Comment on Gelman’s “Induction and Deduction in Bayesian Data Analysis” (RMM)
Dr. Christian Hennig (Senior Lecturer, Department of Statistical Science, University College London)
I have read quite a bit of what Andrew Gelman has written in recent years, including some of his blog. One thing that I find particularly refreshing and important about his approach is that he contrasts the Bayesian and frequentist philosophical conceptions honestly with what happens in the practice of data analysis, which often cannot (or does better not to) proceed according to an inflexible dogmatic book of rules.
I also like the emphasis on the fact that all models are wrong. I personally believe that a good philosophy of statistics should consistently take into account that models are rather tools for thinking than able to “match” reality, and in the vast majority of cases we know clearly that they are wrong (all continuous models are wrong because all observed data are discrete, for a start).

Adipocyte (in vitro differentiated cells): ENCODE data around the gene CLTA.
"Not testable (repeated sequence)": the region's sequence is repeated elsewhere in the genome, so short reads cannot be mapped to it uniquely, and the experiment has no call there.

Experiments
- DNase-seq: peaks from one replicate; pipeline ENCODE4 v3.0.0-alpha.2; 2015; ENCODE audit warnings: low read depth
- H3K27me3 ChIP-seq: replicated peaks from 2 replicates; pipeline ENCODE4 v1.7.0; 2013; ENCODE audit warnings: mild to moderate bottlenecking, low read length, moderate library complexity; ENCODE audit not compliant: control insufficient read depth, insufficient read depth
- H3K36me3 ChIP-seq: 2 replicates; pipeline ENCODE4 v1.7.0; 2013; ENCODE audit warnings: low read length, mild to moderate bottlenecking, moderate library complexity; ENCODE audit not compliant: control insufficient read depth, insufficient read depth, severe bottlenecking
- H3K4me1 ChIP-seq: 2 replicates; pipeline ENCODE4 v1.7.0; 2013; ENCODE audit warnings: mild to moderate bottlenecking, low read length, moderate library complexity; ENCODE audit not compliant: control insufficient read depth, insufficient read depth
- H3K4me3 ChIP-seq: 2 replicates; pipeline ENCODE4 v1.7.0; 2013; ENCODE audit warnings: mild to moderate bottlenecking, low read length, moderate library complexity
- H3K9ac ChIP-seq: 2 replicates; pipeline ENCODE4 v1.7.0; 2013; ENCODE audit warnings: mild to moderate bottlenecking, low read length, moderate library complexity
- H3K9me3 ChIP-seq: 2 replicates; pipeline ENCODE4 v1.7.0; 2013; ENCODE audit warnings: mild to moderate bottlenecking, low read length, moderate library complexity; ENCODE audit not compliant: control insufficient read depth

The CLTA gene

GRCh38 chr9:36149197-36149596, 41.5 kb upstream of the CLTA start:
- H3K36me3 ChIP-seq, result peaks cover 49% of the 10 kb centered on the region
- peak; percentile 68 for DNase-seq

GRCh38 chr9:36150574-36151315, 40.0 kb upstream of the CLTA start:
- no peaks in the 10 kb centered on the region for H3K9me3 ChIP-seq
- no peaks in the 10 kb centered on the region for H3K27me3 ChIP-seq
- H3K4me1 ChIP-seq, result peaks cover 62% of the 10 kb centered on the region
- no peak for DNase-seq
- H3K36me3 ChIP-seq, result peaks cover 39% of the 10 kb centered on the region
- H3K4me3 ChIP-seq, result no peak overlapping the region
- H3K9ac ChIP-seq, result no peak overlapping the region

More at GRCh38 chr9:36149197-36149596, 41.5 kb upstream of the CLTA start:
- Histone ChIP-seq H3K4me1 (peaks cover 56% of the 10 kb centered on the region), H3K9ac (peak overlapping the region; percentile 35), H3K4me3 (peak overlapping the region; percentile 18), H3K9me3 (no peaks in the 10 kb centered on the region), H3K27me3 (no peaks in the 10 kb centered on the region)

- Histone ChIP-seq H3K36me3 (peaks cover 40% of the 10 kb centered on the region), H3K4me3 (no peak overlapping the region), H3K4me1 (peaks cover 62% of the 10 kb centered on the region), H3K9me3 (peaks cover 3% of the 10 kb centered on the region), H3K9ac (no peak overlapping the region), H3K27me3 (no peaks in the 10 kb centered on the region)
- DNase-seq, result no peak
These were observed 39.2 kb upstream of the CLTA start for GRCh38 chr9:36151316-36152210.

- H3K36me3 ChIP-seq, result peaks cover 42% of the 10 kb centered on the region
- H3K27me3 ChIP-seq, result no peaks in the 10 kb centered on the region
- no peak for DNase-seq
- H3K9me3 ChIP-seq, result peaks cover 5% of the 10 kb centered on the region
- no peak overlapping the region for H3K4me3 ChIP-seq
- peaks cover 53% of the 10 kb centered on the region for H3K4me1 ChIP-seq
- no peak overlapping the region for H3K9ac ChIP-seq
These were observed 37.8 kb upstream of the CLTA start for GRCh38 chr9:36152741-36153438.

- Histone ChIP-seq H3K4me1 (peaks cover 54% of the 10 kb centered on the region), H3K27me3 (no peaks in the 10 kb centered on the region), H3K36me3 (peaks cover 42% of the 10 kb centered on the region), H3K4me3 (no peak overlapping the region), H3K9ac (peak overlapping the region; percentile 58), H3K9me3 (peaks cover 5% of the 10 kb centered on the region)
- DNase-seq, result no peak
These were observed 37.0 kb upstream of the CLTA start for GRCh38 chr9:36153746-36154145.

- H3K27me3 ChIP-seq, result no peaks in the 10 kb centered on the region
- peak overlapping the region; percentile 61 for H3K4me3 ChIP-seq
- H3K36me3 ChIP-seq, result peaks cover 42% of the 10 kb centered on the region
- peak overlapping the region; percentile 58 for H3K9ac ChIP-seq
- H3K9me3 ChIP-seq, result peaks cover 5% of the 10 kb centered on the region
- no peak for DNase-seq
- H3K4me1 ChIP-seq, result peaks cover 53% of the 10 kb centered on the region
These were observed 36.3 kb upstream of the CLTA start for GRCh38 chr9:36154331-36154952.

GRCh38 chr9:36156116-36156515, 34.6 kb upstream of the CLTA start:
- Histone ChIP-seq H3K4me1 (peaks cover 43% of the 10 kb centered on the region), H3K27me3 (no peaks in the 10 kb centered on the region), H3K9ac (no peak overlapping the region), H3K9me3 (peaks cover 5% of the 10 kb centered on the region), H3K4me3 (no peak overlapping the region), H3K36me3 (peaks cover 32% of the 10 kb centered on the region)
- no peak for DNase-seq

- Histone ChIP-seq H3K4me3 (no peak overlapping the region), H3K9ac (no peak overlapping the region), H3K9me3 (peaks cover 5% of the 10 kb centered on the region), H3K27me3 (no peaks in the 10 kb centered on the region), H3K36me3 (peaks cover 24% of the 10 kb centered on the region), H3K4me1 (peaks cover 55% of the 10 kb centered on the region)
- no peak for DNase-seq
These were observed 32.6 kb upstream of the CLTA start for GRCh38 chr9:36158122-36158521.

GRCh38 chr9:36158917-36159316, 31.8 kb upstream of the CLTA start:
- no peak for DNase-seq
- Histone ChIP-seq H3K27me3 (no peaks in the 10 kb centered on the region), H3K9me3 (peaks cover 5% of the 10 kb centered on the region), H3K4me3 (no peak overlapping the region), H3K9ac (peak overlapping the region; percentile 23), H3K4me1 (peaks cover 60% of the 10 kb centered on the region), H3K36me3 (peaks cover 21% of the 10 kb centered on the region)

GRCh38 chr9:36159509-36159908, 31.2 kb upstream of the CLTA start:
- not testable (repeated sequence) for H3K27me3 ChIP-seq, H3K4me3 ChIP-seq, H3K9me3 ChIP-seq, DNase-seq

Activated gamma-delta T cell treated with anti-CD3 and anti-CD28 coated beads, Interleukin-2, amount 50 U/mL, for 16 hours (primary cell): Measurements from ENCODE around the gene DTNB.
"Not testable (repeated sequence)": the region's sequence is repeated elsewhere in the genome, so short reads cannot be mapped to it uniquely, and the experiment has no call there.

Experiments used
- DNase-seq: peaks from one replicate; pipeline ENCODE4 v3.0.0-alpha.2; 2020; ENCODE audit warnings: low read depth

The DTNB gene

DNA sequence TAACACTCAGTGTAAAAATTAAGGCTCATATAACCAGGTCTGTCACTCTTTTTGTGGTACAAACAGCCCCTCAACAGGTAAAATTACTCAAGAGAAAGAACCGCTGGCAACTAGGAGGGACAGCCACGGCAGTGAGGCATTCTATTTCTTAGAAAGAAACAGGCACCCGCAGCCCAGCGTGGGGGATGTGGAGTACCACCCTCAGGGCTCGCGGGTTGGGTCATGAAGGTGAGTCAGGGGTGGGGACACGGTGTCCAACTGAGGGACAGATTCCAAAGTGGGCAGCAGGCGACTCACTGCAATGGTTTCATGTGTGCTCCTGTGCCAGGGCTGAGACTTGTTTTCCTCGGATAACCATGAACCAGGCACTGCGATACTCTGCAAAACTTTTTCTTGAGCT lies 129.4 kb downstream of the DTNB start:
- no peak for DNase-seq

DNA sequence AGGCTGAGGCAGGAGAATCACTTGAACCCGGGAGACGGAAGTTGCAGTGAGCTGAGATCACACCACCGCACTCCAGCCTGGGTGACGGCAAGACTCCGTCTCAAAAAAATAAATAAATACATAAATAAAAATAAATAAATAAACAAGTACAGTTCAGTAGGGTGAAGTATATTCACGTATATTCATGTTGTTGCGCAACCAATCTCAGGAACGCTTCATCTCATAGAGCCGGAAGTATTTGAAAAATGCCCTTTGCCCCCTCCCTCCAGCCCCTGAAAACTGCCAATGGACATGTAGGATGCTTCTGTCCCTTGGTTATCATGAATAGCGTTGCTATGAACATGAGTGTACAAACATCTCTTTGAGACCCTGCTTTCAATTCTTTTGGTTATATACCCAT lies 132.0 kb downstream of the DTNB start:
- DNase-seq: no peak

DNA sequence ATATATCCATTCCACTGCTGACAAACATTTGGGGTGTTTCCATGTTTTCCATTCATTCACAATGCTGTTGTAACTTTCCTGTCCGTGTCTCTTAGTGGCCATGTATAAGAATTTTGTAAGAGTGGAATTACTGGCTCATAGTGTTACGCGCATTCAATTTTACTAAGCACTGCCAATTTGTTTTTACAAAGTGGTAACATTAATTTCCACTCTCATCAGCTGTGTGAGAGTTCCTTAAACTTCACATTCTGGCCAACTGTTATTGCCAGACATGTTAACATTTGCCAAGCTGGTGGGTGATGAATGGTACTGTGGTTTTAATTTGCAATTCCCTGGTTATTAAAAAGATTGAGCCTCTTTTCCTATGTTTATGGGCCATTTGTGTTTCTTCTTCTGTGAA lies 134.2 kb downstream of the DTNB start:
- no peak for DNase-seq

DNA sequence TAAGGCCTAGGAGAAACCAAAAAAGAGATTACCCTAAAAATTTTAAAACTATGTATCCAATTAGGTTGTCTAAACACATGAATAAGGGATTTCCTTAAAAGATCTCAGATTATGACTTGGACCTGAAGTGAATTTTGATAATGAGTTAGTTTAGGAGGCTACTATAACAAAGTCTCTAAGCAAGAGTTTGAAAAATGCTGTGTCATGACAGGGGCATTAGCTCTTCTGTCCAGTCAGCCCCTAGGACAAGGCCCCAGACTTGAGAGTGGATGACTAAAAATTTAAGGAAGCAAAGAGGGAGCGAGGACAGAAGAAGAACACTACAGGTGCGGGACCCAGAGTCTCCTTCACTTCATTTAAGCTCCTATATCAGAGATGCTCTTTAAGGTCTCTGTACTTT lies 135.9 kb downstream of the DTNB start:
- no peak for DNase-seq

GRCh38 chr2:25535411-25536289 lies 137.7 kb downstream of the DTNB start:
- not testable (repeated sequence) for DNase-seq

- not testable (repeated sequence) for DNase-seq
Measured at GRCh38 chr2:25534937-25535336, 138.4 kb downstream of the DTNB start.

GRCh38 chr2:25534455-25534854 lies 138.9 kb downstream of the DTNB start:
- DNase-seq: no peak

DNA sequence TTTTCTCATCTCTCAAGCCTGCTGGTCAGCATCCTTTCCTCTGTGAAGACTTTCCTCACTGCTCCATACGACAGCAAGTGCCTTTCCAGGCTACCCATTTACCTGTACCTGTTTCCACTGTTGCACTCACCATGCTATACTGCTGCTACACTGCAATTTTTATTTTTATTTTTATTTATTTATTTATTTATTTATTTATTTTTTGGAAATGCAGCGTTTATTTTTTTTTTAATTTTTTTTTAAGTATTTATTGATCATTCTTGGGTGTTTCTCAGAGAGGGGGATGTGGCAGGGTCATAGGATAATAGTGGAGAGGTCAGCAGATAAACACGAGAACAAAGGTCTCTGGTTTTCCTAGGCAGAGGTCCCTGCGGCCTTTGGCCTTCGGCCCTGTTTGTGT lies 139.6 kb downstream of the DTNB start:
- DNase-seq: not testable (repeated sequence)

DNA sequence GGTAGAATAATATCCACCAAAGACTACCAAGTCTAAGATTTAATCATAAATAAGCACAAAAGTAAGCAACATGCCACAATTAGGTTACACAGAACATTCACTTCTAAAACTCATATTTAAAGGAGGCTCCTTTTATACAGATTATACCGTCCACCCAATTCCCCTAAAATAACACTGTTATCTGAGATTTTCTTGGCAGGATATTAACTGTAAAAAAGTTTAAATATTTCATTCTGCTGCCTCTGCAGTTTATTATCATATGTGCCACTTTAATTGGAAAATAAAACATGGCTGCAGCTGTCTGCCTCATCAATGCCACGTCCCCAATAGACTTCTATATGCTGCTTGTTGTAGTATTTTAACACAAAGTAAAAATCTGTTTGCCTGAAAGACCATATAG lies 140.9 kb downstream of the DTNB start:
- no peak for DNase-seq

There is, however, one issue on which I find his approach unsatisfactory (or at least not well enough explained), and on which both frequentism and subjective Bayesianism seem superior to me.